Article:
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14284Re: [LandCafe] Re:Total land rent?

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  • John David Kromkowski
    Nov 12, 2012
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      By the Henry George Theorem:
      Total Aggregate Rent for a particular domain = Total Governmental (at all levels) Expeditures for the particular domain.
      I personally believe it should be
      Total Aggregate Rent for a particular domain = Total Aggregate Governmental (at all levels) Expeditures for the particular domain PLUS aggregate charitible expenditures for the particular domain.
      I don't get where the whole question about where a CD might come from even makes sense.  First, I don't think a CD is necessary, nor wise, nor even a sellable proposition. (The Alaska CD is not really a rent funded CD. Royalties get paid into a trust and the trust invests in the securities market and pays out of interest.  And that is quite a different mechanism than collecting rent from home-owners and then paying it back to them - which I suppose why I'm in agreement with concept of UIE or UPE.  If you think about it George W. Bush gave out a CDs with his 2001 surplus rebate checks and his 2008 stimulus checks, those were funded by rent collection.)    
      But if a CD happens then it is a governmental expenditure and therefore by HGT it could be "collected rent".
      For the record, in 2011,  the total governmental spending in US at all levels (local, state, federal) was about 6.4 trillion.  That's what the "rent" of the US give or take was.  I rather think that Ed's estimate of US total land value of 12 trillion.  (I'm still not sure I understand how he get's the number.)  According to Fed Reserve, for Q2 2012 there was 13,216,356  in mortgage debt.  Most of which was residential.  http://www.federalreserve.gov/econresdata/releases/mortoutstand/current.htm   (There is a good amount of land value that is owned without mortgage.) Obviously some of that reflects land value and some reflects improvement value.  If your Roy, you believe that generally specially 60%+ is land.  If your me, maybe at most 30-40% is land.   This paper says 38%.  http://www.federalreserve.gov/Pubs/FEDS/2004/200437/200437pap.pdf  between 1970 and 2000 and is, in essence, predicting the coming bubble. "In the third, quarter  of 2003, we estimate land's share to be 46%, its highest recorded value."    The conclusions are pretty interesting, among them:  "For 2003:Q3, we estimate that the nominal value of the entire stock of residential land is approximately the same as nominal annual GDP."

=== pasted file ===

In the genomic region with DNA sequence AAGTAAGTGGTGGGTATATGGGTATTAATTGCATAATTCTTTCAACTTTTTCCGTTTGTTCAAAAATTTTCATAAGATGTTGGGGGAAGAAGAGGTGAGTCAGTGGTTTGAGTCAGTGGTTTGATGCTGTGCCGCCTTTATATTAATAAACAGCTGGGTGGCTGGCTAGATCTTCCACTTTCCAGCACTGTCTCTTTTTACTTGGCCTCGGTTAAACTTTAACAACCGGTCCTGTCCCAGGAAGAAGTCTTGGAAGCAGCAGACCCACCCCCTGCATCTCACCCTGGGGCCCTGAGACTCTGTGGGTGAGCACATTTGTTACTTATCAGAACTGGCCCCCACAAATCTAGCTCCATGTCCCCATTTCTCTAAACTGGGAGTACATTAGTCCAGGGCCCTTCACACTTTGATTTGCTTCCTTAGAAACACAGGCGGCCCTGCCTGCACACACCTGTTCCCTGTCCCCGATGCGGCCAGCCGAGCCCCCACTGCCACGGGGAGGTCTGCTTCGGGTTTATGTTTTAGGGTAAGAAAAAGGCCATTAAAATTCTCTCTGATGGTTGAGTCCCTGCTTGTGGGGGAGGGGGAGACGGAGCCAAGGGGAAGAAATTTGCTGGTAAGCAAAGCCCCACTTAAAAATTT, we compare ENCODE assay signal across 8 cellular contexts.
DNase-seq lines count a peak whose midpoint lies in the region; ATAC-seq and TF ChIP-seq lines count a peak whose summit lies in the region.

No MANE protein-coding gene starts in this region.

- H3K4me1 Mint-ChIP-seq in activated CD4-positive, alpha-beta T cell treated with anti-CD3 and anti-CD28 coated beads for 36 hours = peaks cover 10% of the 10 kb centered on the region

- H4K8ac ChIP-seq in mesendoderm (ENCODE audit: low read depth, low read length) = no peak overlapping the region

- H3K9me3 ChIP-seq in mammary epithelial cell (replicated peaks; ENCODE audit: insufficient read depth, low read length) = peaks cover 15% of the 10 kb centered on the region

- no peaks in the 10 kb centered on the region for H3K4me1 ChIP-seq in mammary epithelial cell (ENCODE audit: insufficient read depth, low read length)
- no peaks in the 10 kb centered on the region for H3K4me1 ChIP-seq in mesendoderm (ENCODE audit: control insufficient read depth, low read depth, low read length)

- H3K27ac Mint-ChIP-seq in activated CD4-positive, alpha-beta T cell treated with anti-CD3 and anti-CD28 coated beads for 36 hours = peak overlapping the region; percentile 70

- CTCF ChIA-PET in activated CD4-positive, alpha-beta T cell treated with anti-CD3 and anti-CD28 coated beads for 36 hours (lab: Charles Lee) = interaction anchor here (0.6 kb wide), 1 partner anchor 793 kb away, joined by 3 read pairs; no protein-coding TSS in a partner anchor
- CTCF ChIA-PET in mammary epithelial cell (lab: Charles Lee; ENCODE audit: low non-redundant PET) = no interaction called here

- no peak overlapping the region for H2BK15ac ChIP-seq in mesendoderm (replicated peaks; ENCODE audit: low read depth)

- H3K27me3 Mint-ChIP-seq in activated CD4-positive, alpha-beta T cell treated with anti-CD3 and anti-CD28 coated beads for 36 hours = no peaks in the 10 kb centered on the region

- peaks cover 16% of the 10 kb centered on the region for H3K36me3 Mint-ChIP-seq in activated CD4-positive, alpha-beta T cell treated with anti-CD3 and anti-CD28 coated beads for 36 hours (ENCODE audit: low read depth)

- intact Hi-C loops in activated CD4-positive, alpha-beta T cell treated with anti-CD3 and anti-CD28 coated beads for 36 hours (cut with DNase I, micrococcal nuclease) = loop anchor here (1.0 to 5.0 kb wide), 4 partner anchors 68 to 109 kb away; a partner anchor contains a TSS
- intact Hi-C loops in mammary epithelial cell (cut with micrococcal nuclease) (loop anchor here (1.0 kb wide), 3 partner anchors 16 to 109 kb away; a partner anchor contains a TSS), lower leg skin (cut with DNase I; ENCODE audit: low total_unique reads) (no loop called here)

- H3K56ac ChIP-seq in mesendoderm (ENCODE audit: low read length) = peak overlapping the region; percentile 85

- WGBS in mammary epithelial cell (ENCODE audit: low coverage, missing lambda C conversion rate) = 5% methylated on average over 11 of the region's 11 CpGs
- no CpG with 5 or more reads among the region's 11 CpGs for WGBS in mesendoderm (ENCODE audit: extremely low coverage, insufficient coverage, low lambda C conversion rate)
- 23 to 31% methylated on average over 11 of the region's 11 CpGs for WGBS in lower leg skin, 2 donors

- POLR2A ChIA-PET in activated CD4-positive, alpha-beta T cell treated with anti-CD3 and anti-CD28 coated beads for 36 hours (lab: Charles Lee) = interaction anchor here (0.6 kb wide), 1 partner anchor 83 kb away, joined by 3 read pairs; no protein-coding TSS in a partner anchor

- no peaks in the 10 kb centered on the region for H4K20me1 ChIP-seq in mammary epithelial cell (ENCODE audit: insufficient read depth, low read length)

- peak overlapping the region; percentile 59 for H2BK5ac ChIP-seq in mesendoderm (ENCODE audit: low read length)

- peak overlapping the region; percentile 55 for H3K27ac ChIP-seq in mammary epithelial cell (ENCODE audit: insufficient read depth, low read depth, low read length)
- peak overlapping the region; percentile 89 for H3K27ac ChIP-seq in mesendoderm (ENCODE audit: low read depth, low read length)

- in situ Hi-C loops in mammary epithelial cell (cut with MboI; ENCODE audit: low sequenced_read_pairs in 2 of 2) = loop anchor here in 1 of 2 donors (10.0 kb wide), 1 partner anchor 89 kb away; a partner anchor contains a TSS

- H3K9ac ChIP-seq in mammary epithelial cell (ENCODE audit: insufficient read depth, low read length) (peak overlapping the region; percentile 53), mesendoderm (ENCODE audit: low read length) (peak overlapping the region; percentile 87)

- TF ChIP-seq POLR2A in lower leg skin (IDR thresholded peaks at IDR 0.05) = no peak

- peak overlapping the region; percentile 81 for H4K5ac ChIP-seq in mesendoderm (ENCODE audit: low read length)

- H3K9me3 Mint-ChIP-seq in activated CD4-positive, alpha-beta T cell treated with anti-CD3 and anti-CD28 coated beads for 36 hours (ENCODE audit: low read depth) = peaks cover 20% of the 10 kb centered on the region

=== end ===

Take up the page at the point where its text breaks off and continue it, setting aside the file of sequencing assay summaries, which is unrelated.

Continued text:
But the aggregate value of non-residential land and goverment land is substantial. (I'd say way more than the aggregate value of residential land). 
      According to MD 2004 data (1.9 mill parcels), there was 117,744,944,474  (117 billion) in taxable LAND value. (note that this excludes governmental land and other non-profit owned and thus non-taxable land value, and that 1/3 of the data is 3 years old and 1/3 is two years old and 1/3 is a year old.)
      But,  this paper suggest a figure even lower than Ed's    "At the end of 2009:Q3, this estimate of land value in the United States was roughly $4½ trillion." http://www.federalreserve.gov/pubs/feds/2010/201016/201016pap.pdf   See footnote 2.
       This paper suggest 10.8 trillion in land value for 2005.  Roy might want to note the land as perctange figures for owner occupied housing from 1975-2005, Table 6.5.http://www.wellesley.edu/Economics/case/PDFs/Land%20Value%20in%20US.pdf  
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